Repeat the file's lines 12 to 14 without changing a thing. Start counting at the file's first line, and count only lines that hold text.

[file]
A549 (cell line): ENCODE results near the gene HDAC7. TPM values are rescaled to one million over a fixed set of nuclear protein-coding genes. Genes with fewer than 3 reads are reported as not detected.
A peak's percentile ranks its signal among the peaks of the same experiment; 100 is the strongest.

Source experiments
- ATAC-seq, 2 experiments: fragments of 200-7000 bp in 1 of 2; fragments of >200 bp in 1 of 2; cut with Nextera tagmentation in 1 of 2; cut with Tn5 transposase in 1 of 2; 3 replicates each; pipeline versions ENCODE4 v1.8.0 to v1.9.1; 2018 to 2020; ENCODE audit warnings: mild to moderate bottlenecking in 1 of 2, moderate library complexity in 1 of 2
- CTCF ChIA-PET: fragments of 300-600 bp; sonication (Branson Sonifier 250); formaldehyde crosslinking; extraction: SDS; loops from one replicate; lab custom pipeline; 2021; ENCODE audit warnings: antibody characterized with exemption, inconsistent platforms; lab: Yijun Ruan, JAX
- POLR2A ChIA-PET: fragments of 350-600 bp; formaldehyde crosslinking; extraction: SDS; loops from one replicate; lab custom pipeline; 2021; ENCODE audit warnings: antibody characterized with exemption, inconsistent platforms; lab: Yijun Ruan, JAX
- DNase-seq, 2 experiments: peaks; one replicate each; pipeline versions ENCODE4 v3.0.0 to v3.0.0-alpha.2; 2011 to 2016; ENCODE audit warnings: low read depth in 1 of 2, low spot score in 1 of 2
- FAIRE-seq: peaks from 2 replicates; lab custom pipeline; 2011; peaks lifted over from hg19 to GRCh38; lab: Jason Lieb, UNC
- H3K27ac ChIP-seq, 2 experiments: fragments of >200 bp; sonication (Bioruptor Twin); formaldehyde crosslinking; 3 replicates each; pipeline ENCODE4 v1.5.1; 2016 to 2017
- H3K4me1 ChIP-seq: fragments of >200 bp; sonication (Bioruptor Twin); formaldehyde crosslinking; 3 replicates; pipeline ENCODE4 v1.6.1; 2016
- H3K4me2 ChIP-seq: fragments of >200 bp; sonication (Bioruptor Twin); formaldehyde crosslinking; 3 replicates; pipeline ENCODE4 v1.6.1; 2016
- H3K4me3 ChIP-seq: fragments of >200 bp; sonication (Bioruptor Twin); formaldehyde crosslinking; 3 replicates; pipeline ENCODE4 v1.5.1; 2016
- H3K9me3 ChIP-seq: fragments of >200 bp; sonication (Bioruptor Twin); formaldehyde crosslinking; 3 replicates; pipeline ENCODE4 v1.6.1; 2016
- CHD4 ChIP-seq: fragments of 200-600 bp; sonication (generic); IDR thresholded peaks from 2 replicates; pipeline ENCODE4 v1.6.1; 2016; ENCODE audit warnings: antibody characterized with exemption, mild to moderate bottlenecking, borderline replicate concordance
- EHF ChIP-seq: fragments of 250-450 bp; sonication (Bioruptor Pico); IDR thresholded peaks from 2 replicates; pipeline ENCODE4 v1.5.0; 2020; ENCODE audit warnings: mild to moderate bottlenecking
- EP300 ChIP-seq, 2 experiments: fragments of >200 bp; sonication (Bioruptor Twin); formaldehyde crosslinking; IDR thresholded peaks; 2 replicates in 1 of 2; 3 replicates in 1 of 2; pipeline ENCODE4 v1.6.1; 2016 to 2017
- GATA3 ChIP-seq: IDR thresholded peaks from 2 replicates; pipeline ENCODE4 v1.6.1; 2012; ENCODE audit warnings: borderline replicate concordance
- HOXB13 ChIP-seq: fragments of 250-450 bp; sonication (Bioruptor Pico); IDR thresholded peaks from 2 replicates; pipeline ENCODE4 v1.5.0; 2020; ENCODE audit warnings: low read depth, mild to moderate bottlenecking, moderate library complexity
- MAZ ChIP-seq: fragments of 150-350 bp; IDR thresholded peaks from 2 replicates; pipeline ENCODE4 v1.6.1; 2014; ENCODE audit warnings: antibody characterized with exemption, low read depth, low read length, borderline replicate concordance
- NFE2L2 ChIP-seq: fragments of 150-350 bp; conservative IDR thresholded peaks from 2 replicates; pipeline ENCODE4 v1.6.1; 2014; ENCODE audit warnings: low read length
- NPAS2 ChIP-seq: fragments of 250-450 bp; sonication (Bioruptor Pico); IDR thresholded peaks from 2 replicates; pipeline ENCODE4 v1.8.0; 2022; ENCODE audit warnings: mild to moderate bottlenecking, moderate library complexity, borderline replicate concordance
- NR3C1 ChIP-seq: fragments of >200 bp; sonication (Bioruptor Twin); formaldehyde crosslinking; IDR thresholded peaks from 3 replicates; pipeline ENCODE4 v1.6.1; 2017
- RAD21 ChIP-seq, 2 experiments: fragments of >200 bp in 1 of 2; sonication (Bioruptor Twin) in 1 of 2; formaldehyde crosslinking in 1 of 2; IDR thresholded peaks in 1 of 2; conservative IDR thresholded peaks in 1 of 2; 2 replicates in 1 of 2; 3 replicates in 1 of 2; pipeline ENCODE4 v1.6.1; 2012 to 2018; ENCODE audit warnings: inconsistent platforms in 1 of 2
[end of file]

- H3K4me3 ChIP-seq: fragments of >200 bp; sonication (Bioruptor Twin); formaldehyde crosslinking; 3 replicates; pipeline ENCODE4 v1.5.1; 2016
- H3K9me3 ChIP-seq: fragments of >200 bp; sonication (Bioruptor Twin); formaldehyde crosslinking; 3 replicates; pipeline ENCODE4 v1.6.1; 2016
- CHD4 ChIP-seq: fragments of 200-600 bp; sonication (generic); IDR thresholded peaks from 2 replicates; pipeline ENCODE4 v1.6.1; 2016; ENCODE audit warnings: antibody characterized with exemption, mild to moderate bottlenecking, borderline replicate concordance